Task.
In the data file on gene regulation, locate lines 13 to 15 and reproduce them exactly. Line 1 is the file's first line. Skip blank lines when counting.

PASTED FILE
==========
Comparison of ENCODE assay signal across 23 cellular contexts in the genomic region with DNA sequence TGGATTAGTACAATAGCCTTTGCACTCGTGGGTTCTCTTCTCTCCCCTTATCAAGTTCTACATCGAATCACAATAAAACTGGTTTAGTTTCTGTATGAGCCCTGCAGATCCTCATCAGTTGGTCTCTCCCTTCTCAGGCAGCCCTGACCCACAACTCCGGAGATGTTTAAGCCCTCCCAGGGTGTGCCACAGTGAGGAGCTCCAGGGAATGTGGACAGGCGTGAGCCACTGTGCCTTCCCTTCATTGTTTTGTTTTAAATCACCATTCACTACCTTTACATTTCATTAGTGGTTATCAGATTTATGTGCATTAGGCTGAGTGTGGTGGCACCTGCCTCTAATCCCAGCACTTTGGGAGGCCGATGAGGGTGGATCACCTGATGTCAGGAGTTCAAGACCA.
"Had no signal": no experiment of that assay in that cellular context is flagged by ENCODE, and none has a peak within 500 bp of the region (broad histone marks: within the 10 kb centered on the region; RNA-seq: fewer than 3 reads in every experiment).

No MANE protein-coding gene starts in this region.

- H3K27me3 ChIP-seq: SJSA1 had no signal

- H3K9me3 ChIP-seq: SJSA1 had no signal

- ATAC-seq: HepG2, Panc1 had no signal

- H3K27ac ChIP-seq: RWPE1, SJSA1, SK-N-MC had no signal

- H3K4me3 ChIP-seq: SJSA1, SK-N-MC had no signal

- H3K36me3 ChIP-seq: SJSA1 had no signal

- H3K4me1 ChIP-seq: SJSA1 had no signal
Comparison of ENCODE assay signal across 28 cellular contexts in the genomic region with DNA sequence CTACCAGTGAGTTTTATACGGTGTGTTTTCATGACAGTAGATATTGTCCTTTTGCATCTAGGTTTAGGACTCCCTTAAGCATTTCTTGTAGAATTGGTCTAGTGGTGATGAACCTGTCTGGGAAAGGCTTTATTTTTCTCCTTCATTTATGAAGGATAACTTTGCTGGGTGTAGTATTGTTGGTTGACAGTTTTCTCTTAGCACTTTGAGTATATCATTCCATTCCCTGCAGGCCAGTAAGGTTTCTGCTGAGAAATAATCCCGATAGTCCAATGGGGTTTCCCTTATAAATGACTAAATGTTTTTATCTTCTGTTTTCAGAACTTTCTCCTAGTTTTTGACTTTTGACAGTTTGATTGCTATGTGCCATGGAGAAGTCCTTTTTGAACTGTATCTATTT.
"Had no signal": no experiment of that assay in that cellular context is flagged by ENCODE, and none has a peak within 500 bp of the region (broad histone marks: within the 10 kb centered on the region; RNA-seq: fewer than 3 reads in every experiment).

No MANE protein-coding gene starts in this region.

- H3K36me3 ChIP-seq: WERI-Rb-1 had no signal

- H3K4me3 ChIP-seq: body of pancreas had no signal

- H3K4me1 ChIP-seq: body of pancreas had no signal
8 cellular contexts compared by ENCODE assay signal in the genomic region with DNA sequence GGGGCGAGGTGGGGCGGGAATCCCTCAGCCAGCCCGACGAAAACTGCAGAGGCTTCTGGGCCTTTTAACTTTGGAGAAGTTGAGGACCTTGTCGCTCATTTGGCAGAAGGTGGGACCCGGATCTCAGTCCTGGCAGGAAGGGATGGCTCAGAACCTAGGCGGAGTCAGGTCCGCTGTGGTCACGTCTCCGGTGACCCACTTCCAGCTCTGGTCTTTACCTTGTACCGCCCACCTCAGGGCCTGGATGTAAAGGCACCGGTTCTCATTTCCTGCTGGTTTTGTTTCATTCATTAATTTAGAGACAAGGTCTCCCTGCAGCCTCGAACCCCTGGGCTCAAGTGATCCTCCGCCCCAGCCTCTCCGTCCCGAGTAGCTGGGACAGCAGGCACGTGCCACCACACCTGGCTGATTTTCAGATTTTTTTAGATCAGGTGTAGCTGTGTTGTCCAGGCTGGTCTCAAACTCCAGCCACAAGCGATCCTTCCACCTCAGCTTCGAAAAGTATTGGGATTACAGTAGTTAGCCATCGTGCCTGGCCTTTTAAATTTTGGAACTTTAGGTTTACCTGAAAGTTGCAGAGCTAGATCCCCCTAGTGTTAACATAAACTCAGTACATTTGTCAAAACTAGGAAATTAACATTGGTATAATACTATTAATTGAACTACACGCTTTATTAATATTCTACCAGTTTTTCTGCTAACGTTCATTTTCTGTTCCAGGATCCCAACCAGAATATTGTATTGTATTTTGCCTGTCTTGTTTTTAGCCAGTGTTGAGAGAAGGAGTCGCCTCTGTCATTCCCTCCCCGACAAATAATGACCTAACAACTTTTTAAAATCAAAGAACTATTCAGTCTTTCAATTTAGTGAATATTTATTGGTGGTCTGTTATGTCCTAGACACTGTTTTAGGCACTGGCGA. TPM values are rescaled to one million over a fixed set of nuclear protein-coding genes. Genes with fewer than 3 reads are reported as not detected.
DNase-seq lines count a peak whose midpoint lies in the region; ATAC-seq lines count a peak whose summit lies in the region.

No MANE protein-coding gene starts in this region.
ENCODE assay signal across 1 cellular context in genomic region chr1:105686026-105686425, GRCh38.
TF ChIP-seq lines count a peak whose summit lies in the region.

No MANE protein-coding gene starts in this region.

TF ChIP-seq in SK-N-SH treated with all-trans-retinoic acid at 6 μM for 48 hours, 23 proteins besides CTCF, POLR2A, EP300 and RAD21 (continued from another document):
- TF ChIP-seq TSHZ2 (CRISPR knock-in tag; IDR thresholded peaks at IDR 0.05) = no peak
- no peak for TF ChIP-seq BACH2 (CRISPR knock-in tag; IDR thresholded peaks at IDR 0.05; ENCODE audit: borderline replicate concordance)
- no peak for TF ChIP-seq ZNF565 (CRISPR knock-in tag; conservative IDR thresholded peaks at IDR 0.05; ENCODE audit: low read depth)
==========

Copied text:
No MANE protein-coding gene starts in this region.

- H3K36me3 ChIP-seq: WERI-Rb-1 had no signal

- H3K4me3 ChIP-seq: body of pancreas had no signal